Chirag Shah, Vertex 2017-08-31 04:52:29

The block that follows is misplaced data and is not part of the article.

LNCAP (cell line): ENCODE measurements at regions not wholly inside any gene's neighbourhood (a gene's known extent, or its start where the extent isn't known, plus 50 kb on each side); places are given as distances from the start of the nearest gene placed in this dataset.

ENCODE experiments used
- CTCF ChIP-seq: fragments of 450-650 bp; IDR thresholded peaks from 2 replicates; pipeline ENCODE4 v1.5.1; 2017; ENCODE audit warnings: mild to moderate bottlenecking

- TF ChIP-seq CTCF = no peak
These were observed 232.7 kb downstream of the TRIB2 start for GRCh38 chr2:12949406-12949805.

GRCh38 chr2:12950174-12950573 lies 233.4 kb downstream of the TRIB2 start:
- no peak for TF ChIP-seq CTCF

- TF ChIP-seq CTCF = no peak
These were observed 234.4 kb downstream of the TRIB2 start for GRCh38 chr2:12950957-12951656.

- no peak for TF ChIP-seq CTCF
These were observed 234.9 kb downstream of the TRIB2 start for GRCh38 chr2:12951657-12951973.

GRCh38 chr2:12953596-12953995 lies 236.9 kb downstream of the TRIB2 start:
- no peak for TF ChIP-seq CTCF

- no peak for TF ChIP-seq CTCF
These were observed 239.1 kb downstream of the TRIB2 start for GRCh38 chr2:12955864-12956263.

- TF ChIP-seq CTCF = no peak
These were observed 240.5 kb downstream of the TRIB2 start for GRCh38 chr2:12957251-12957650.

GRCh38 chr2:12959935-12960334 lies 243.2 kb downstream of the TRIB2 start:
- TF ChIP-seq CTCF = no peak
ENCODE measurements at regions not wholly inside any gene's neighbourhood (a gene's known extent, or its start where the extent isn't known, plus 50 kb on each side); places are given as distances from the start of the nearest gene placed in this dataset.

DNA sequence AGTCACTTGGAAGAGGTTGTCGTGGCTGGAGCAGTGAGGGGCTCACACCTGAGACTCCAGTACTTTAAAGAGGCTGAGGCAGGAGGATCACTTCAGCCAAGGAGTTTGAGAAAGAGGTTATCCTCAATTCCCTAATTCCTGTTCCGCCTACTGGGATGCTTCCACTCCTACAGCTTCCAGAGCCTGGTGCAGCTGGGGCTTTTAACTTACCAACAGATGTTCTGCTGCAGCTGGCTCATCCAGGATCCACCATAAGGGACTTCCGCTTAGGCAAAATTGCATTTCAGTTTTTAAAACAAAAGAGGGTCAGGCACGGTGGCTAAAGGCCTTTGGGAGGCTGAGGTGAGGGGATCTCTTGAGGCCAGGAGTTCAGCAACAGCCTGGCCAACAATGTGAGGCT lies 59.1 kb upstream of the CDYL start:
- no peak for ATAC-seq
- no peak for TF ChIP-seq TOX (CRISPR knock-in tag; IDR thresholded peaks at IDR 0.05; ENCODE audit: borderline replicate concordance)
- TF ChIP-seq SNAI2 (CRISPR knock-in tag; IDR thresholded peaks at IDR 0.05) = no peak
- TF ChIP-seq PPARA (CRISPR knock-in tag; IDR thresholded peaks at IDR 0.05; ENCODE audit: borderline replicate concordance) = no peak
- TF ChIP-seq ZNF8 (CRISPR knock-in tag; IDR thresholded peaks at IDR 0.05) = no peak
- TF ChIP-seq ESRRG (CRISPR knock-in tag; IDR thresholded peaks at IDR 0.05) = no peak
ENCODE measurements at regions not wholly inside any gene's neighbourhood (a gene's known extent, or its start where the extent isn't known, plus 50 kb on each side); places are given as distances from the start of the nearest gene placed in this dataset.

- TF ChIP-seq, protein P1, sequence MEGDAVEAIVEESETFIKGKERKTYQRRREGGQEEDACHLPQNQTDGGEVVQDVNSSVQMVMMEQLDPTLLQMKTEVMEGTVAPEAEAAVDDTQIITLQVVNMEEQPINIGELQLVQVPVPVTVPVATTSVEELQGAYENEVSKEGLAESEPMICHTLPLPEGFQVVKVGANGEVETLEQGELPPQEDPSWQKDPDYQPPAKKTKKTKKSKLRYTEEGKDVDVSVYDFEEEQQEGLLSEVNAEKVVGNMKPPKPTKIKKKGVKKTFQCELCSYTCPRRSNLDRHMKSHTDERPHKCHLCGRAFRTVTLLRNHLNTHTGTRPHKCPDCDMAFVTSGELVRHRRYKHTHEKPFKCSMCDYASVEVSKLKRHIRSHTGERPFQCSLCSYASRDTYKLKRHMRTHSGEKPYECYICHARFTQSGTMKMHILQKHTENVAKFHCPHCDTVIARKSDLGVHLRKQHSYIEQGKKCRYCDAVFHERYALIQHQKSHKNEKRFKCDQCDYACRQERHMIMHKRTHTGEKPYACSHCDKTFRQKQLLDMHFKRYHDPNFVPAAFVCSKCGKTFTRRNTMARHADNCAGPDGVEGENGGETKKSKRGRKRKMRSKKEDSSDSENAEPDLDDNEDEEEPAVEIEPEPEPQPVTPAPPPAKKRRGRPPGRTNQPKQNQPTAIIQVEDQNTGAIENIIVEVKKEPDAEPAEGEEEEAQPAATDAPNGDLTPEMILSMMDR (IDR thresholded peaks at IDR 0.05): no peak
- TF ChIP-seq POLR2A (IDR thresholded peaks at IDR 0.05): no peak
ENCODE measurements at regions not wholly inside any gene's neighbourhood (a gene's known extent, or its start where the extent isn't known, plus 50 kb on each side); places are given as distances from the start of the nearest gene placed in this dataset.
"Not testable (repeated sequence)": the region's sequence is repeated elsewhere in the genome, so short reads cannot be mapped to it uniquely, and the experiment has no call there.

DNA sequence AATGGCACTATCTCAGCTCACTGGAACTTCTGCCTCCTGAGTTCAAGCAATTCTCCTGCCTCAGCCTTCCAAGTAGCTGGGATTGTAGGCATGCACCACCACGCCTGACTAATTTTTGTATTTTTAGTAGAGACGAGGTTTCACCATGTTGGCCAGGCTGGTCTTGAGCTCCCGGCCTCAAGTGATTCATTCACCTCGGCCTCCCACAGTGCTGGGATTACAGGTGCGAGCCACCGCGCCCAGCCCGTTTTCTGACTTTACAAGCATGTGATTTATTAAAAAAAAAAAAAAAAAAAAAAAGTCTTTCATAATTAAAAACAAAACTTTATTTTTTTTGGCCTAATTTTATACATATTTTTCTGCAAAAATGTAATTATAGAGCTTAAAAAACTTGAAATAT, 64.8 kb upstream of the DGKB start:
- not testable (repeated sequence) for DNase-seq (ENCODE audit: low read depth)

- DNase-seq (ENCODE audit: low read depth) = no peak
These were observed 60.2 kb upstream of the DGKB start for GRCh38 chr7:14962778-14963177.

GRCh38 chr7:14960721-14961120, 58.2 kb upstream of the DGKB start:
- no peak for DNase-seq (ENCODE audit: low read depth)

Utilities now have more customer data access than ever. This information is more than just data from advanced metering infrastructure (AMI) or from customer information systems (CIS); there’s a wealth of third-party information that can reveal customers’ likes, dislikes and behavioral propensities. At the same time, today’s consumers expect businesses to know and cater to them as individuals. A quick Google search on customer service best practices produces terms such as personalization and engagement. Wouldn’t it be great if you could use that mountain of data to better understand your customers and give them the personal attention they demand? Even better, what if you could use it to increase operational efficiencies and optimize spending at the same time? Predictive analytics can help utilities do this across the entire customer life cycle. The importance of predictive analytics Most utilities extract performance and usage reports from collected data. While such descriptive analytics are important, they look at the past to describe what happened. By connecting customer and usage data with predictive analytics (PA), a utility can begin to uncover customer propensities and tailor their engagement. PA leverages machine-learning algorithms for data mining to identify key drivers of customer behavior. The predictive nature isn’t based solely on a direct customer observation or experience. By supplementing historical customer behaviors with external data sources, PA predicts a customer’s behavior based on similar audiences. These predictions give you actionable insights you can use to optimize everything from marketing to operations. Here are four examples of how a utility can leverage PA across the customer life cycle: 1 Attract profitable customers Deregulation is coming to utilities, which means consumers can select from a list of providers. That means utilities must compete for their business. While you want to grow your customer base, you also want to spend your marketing budget wisely. Using a statistical technique known as logistic regression, which studies the association between a binary dependent variable and a set of independent variables, PA lets you identify prospective customers who are more likely to be profitable and less costly to serve. It can: • Identify prospects with traits and interests similar to those who previously responded to your messages. These might be demographics, buying habits or interests expressed online. This insight also lets you tailor the message for that prospect — something customers expect. • Prioritize prospects with higher lifetime value. • Deprioritize prospects with a history of overusing support services. The retail services division of a Midwest gas utility used predictive analytics to score 2.5 million potential acquisition targets and identified the top 20 percent of prospects for targeted acquisition campaigns. Three new acquisition campaigns were evaluated using a champion-challenger model. A champion process is the current best campaign, while a challenger is a new campaign driven by predictive analytics. The campaigns using the challenger model to identify prospects were between 130–300 percent more effective. By identifying the key predictive variables, the utility could refine marketing campaigns to resonate with target prospects, based on the customer segmentation. 2 Anticipate a customer’s likelihood to pay Customers fall behind on payments every day. For some, it’s accidental and quickly remedied. For others, it’s a sign of ongoing trouble. When a customer goes into arrears, what does your company do? Do you send a past-due notice? Or do you start the disconnect paperwork right away? How can you be sure which action is appropriate? The last, most expensive action you want to take is to disconnect service when a proactive reminder would have sufficed. By using PA to assess the likelihood of each customer paying on time, a utility can determine whether a gentle reminder or a sharp disconnection notice is appropriate. A Midwestern sewer utility reduced the number of customers entering arrears by 25 percent through proactive, differentiated credit and collections treatment of customers, based on their predicted likelihood to pay back debt. Customers were segmented using propensity scores calculated by the PA model, which is based on behaviors exhibited by similar customers in the past. Different strategies were applied to drive collections based on risk. The utility achieved a 30 percent increase in collections on delinquent accounts, without a corresponding increase in cost to collect. PA allows the utility to continuously tweak strategies based on customer risk segmentation to achieve incremental improvements over time. 3 Meet regulatory targets and increase your share of wallet We’ve seen that PA can identify a prospective customer’s likes and dislikes to help you attract more profitable customers. You can also use a similar strategy to persuade existing customers to take the actions you want. Some utilities have regulatory mandates with customer programs (e.g., energy efficiency). To achieve those mandates, you need customers to enroll in specialty programs. As with any marketing plan, you want the biggest impact for the smallest cost. Instead of blanket mailings, PA lets you target customers most likely to respond to a program, regardless of its nature. PA can also help increase your revenue by targeting customers who are likely to add-on services or respond to upsells — and those who are not. A Northwestern electric utility partnered with Vertex to leverage PA to build propensity models for eight different customer programs, and to identify which existing customers should be targeted with what programs. In pilot campaigns using the propensity scores, the utility achieved a 70 percent increase in program participation using the same marketing budget. In addition to the utility direct marketing campaign leveraging propensity models, a retailer store partnership was developed using predictive customer characteristics from the propensity model. The utility identified six zip codes for retailer store-focused campaigns and four-to-six retailers (Walmart, Home Depot, etc.) for trade allies. The propensity model identified predictive demographic characteristics of prospects, and these characteristics were used to identify the target zip codes, as well as retail stores where promotions could be launched. 4 Retain the customers you really want Finally, once you’ve attracted high-quality, low-cost customers, you want to keep them. Sadly, despite your best efforts, you can’t make all customers happy. While losing a customer is painful, losing a good customer is worse. PA can identify those customers with a high propensity to leave. Utilities can proactively target customers with a high propensity to churn and optimize incentives offered based on the projected customer lifetime value. A Southeastern deregulated gas utility developed customer treatment strategies based on PA scores and lifetime value. The utility offered a range of incentives from discounted rates and frequent flyer points, to gift cards for individual customers. With this approach, the utility could reduce customer churn and increase market share. Meeting customer expectations for a personalized experience While it may appear that the primary benefit of PA is to a utility’s bottom line, an equally important benefit of PA is that it gives customers the level of personalization and engagement they want and expect. You can tailor your message to attract the right customers, and know how to treat customers behind on their payment. You can recommend programs you know they’ll appreciate. Also, by knowing who’s likely to be a loyal customer, you can provide VIP treatment should they ever consider leaving. PA is a win for both utilities and their customers. It lets your company optimize spending to: • attract profitable customers, • increase enrollments in beneficial or mandatory programs, and • increase operational efficiency and waste reduction. A Southeastern water utility used PA to identify abnormal water consumption, and initiated a program that alerted customers of potential high use before they incurred large bills. The customers were extremely pleased with the new program to proactively notify them of a problem before it got too big. The utility could save on an important natural resource, while positively impacting customer satisfaction. CHIRAG SHAH is director of analytics and consulting for Vertex, provider of VertexOne cloud-based customer experience solutions for North American utilities.